You may never wear rose-tinted glasses again…
A Place Called Perfect by Helena Duggan, published by Usborne, is a fabulous, inventive read. It is as if the phrase ‘rose-tinted glasses’ has been created just for this book which, if you loved Beetle Boy, you will enjoy immensely.
A vivid tale with glasses that stop you going blind
Helena has weaved a vivid tale about Violet, a new girl in a town call Perfect. Everyone wears rose-tinted glasses to stop going blind and promptly lose themselves in being perfect – including Violet’s mum. Her father, an opthalmologist (eye surgeon) is employed by the controlling Archer brothers who run Perfect and manufacture a rather intoxicating tea that perfectionists drink like water. When Violet’s father disappears, she uncovers the truth about Perfect with Boy, who comes from No-Man’s-Land where the rejects of Perfect live.
Dahl-like villains and a convincing, not-so-perfect world
The Archer brothers are Dahl-like and the world seems so convincing that I’m rather worried as I slurp my cup of tea whilst writing this review!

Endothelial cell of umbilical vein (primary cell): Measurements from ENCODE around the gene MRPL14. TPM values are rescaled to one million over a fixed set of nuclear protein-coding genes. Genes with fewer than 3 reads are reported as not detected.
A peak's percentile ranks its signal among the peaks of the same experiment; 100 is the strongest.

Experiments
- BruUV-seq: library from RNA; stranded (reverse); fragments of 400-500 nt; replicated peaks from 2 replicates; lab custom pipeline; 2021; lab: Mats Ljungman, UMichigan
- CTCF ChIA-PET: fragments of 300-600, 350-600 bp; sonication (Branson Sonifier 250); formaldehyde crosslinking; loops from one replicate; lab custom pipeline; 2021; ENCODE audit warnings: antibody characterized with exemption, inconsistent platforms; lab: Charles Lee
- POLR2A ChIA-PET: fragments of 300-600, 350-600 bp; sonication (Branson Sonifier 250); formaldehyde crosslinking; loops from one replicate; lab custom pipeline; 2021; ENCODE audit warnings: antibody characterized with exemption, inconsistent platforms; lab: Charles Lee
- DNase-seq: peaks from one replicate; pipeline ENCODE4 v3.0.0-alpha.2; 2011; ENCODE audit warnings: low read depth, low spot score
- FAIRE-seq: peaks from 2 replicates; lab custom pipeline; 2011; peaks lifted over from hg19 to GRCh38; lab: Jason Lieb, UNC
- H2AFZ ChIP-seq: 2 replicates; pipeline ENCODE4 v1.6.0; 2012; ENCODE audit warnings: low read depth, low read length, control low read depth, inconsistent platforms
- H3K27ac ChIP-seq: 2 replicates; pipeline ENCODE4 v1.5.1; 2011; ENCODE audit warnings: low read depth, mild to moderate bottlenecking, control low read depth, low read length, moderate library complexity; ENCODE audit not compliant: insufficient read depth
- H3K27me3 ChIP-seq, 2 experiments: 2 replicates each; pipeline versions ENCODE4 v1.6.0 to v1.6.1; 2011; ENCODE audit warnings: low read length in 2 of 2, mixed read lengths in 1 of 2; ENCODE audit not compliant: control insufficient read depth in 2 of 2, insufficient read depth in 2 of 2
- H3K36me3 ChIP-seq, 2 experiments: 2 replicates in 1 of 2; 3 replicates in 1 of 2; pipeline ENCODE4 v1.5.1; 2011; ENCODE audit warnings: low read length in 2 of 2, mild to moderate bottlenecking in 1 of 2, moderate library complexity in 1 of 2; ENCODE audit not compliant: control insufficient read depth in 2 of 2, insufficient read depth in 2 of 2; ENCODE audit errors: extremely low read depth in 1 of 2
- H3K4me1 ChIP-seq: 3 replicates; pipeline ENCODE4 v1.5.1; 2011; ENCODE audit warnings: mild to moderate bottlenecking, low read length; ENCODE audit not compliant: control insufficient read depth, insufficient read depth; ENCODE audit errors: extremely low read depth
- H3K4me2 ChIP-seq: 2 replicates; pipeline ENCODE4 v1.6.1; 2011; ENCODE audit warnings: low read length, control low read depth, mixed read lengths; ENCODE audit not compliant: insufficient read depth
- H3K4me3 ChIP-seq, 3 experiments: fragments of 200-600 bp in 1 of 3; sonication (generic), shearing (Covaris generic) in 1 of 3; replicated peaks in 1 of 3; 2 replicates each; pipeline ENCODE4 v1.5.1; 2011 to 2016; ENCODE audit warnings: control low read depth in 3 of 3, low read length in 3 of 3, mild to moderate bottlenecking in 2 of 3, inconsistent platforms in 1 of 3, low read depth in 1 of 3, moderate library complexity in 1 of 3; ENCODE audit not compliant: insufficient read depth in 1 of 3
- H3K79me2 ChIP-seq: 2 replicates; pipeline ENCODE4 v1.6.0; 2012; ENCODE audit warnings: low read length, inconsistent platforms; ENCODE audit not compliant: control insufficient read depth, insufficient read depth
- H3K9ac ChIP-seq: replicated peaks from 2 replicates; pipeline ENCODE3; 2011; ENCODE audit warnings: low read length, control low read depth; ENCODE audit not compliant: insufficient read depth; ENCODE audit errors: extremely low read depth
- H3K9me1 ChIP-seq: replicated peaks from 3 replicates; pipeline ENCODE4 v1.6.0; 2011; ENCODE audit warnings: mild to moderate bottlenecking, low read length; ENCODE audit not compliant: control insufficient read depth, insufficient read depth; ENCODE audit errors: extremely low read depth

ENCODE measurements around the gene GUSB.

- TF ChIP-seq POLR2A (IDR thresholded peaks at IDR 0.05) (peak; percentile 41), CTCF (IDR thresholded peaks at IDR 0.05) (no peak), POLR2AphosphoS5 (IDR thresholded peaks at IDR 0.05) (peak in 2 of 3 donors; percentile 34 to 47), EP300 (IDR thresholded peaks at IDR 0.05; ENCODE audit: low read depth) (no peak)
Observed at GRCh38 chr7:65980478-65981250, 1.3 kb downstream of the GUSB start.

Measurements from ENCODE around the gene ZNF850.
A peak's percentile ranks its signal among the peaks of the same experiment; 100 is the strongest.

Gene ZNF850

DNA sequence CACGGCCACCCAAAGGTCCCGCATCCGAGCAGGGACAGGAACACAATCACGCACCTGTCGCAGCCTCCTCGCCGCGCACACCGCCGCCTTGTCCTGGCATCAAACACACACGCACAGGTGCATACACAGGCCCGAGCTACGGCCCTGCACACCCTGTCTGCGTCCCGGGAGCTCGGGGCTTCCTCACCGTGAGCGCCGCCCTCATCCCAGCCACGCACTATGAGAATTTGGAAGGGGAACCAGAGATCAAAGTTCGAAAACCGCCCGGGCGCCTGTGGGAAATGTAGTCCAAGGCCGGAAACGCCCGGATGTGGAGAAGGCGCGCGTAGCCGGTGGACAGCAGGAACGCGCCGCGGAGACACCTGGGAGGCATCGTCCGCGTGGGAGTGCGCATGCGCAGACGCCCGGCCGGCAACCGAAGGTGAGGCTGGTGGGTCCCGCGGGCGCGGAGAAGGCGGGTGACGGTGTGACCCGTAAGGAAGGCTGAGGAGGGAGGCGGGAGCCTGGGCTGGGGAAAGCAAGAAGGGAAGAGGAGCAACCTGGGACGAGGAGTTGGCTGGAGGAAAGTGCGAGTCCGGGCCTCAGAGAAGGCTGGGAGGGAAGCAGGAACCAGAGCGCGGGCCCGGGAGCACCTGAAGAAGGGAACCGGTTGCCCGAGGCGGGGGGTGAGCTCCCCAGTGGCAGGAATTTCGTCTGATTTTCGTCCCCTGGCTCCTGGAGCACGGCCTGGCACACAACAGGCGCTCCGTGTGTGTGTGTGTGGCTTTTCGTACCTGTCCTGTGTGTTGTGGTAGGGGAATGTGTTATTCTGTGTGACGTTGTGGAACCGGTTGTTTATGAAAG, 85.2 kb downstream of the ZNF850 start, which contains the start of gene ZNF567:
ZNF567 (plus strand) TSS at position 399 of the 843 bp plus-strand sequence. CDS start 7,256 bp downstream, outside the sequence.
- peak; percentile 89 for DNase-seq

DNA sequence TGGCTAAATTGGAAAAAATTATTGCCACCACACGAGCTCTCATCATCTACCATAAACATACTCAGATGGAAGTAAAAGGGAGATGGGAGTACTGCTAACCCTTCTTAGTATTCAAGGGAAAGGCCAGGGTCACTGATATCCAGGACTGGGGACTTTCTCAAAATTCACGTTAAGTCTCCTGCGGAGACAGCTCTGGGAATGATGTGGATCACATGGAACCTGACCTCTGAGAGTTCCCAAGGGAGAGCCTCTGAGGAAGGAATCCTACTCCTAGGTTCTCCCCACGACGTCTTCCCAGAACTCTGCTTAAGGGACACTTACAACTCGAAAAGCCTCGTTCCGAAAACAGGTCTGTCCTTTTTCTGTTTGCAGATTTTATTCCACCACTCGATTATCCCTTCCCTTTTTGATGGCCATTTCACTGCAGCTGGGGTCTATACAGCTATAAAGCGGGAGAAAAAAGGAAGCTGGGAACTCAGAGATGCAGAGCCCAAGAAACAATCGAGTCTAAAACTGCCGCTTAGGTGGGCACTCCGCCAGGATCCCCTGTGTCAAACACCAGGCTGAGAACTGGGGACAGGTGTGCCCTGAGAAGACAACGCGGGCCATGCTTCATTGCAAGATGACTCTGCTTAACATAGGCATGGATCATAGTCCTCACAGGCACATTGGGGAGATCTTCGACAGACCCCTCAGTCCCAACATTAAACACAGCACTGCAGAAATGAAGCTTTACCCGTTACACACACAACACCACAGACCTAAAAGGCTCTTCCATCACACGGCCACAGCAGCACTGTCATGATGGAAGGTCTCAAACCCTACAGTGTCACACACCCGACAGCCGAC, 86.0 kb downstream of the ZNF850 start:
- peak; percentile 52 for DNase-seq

The cover art by Karl James Mountford captures the quirkiness of Helena’s world and I was often drawn to the detailed map to remind myself where I was in Perfect.
A fun book with a dark side and plucky heroine
It’s a fun book with a dark side and a rather frightening premise that we can all see things through a different lens and lose our own power of thought – alarming similarities to our media driven world that sways public opinion on a single tweet.
It reminds me of the power of books and how important stories like A Place Called Perfect are for our children (and adults) because to be free thinking is to stand out from the crowd, prepared to be outcast, and this is exactly what our plucky Violet has to face.